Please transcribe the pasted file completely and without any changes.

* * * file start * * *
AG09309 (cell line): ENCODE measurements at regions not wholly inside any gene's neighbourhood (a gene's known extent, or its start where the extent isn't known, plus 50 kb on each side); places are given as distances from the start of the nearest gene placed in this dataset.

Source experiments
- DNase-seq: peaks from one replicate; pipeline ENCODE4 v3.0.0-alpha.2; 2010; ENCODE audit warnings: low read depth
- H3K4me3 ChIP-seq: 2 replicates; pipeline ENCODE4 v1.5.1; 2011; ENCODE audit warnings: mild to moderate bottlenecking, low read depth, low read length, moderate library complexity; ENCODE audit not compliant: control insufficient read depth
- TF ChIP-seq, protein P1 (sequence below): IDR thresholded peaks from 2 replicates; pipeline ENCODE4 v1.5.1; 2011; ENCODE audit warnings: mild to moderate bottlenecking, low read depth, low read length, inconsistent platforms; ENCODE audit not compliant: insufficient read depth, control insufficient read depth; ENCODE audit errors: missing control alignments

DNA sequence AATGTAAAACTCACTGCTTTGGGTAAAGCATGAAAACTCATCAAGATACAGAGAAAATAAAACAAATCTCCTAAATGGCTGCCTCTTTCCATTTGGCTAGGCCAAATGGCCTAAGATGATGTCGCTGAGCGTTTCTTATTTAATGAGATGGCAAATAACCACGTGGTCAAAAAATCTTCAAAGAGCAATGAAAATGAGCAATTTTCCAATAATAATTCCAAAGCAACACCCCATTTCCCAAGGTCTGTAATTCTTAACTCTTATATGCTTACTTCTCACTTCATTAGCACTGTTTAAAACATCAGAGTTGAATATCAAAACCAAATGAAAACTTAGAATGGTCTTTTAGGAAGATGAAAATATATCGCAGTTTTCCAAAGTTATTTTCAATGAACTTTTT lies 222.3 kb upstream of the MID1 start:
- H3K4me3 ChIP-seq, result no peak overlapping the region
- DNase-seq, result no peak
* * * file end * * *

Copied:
AG09309 (cell line): ENCODE measurements at regions not wholly inside any gene's neighbourhood (a gene's known extent, or its start where the extent isn't known, plus 50 kb on each side); places are given as distances from the start of the nearest gene placed in this dataset.

Source experiments
- DNase-seq: peaks from one replicate; pipeline ENCODE4 v3.0.0-alpha.2; 2010; ENCODE audit warnings: low read depth
- H3K4me3 ChIP-seq: 2 replicates; pipeline ENCODE4 v1.5.1; 2011; ENCODE audit warnings: mild to moderate bottlenecking, low read depth, low read length, moderate library complexity; ENCODE audit not compliant: control insufficient read depth
- TF ChIP-seq, protein P1 (sequence below): IDR thresholded peaks from 2 replicates; pipeline ENCODE4 v1.5.1; 2011; ENCODE audit warnings: mild to moderate bottlenecking, low read depth, low read length, inconsistent platforms; ENCODE audit not compliant: insufficient read depth, control insufficient read depth; ENCODE audit errors: missing control alignments

DNA sequence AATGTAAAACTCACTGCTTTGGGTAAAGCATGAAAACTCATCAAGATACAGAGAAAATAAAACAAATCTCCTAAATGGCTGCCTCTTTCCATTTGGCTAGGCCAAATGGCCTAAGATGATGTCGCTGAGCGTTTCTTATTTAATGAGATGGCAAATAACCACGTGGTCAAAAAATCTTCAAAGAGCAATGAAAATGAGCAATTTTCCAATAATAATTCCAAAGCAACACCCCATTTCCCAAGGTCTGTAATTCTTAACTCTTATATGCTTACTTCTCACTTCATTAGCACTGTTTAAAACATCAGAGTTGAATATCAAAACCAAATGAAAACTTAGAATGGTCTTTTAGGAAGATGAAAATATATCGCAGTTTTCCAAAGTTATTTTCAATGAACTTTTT lies 222.3 kb upstream of the MID1 start:
- H3K4me3 ChIP-seq, result no peak overlapping the region
- DNase-seq, result no peak